Shine on Brightly
Shine on Brightly

Shine On Brightly is an online company that was launched in 2008 – the result of a lifelong passion for art, love for people and their stories, and lots of research on the changing trends around life and death rituals (especially among baby boomers). Fifteen months later, Founder and Owner, Adrienne Crowther lost her husband of 30 years. Nine months after that, his sister, who had been one of her dearest childhood friends, also died.  Adrienne’s work and business is truly unique and I thought it appropriate to address this subject for our oops50.blog.

Annice and dad
Annice and dad

What are your plans? When my own father died in 2011, I was grateful that he had taken care of all his burial plans.  Everything carefully outlined and paid for- in advance.  What a gift that was to all of us.  And what an alternative Adrienne has to offer to both the living  who want to plan their end of life rituals, or for those who will be making arrangement for their  loved ones.

If Only For a Second

Sadhvi
Sadhvi

As a young woman I mostly remember feeling too fat, too rubinesque, too tall, too feminine… I was an independent and carefree spirit who didn’t need anyone to be happy on this planet and looking so striking made me nervous.

Looking back at the pictures of my youth, I see a stunning and beautiful smiling face looking at the camera, always laughing and having a good time.

Now that I’m older I feel more vain and aware of my looks, as if what is left of my “beauty” is fading fast.

It’s kind of ridiculous really.

Take a look at the clip below, please.  It’s from the Mimi Foundation.

I cried and cried because here I am, feeling vain about my youthful beauty that I never appreciated, while the women and men who have lost their hair and their carefree existence thanks to cancer, have nothing to look forward too.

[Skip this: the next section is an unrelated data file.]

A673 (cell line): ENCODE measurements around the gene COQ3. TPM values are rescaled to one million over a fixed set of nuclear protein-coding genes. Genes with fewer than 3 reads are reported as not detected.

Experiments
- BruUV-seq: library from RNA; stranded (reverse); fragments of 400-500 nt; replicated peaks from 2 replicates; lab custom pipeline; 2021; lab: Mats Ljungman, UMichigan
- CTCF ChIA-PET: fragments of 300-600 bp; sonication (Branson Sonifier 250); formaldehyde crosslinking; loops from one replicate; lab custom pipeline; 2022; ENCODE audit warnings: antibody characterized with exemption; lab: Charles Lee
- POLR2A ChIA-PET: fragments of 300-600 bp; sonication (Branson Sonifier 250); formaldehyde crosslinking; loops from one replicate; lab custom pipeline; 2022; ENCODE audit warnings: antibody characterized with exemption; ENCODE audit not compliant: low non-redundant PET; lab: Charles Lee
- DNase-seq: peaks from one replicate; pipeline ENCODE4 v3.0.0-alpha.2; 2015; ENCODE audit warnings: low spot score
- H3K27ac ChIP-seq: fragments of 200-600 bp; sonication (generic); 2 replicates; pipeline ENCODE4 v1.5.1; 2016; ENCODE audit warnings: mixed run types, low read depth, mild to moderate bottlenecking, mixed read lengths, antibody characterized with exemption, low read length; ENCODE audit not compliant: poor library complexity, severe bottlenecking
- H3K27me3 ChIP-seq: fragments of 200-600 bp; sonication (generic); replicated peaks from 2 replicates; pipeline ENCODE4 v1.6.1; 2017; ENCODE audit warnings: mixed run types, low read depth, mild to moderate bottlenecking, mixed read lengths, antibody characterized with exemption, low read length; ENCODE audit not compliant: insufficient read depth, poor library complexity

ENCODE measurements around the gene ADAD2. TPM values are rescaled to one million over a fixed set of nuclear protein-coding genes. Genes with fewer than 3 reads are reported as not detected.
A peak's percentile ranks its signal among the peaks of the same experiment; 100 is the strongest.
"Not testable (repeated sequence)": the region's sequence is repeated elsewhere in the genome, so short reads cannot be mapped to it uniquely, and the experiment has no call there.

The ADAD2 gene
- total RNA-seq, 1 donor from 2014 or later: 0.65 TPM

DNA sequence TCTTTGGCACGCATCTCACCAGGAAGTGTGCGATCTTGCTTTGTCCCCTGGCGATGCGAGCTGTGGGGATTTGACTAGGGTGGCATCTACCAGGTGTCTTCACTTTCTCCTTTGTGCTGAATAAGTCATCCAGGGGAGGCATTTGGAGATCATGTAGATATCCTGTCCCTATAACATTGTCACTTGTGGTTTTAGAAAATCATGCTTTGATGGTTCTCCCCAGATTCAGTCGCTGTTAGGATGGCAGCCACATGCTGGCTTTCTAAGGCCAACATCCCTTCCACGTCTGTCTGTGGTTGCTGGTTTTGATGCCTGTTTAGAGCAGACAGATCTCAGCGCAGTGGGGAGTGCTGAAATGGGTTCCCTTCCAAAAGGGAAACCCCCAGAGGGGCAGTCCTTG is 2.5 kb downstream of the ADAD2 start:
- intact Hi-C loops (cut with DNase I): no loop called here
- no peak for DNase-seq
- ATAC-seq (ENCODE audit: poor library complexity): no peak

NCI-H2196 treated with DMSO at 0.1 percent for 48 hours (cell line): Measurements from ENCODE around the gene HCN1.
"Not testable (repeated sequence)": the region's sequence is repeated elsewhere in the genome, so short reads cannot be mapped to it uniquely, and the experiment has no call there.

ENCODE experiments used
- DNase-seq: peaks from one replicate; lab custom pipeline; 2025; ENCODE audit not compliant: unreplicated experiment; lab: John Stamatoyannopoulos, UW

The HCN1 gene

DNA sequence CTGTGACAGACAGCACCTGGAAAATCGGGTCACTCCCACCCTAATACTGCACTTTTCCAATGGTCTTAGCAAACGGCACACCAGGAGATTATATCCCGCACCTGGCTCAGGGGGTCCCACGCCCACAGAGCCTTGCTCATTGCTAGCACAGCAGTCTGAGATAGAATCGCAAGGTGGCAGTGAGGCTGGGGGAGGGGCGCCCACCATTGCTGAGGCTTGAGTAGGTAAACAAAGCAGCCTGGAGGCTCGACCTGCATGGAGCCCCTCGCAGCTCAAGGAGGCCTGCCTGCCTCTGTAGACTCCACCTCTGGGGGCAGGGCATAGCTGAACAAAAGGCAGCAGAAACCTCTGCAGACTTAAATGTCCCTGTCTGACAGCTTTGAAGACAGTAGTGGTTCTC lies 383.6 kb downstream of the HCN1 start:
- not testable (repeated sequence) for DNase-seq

Young Sadhvi
Young Sadhvi

And then I cried some more because I’ve recently lost my dear Aunt Ellie to cancer, and Frannie, and Melinda’s mom…and I just have to accept that I need to fall apart once in a while.  I like to cry, and have been finding it hard to let go lately.

So I’m drying my eyes and I’m feeling more fragile and more human and more thankful for this gift called life.

Because that is exactly what it is – a present every single day.

Thank You to those at the Mimi Foundation for doing this project.

 

Sadhvi Shares: In Memoriam from my friend Sarvananda

SARVANANDA & HIS FATHER

In Memoriam: Lieutenant-Colonel Nathan B. Bluestone, M.D.

On August 26, 1948, Nathan B. Bluestone, M.D. ended his suffering that began four years earlier on the fields of France. My father was a country doctor. His love was medicine and he tended to the ill and wounded. It was his calling. In the small upstate New York town where he practiced he delivered babies in the office house where we lived. He drove out to remote farms to give the five daughters of a farmer their vaccinations. He healed broken bones and cut foreheads. But nothing prepared him for the slaughter that he encountered after he landed with the fourth wave at Normandy in June 1944.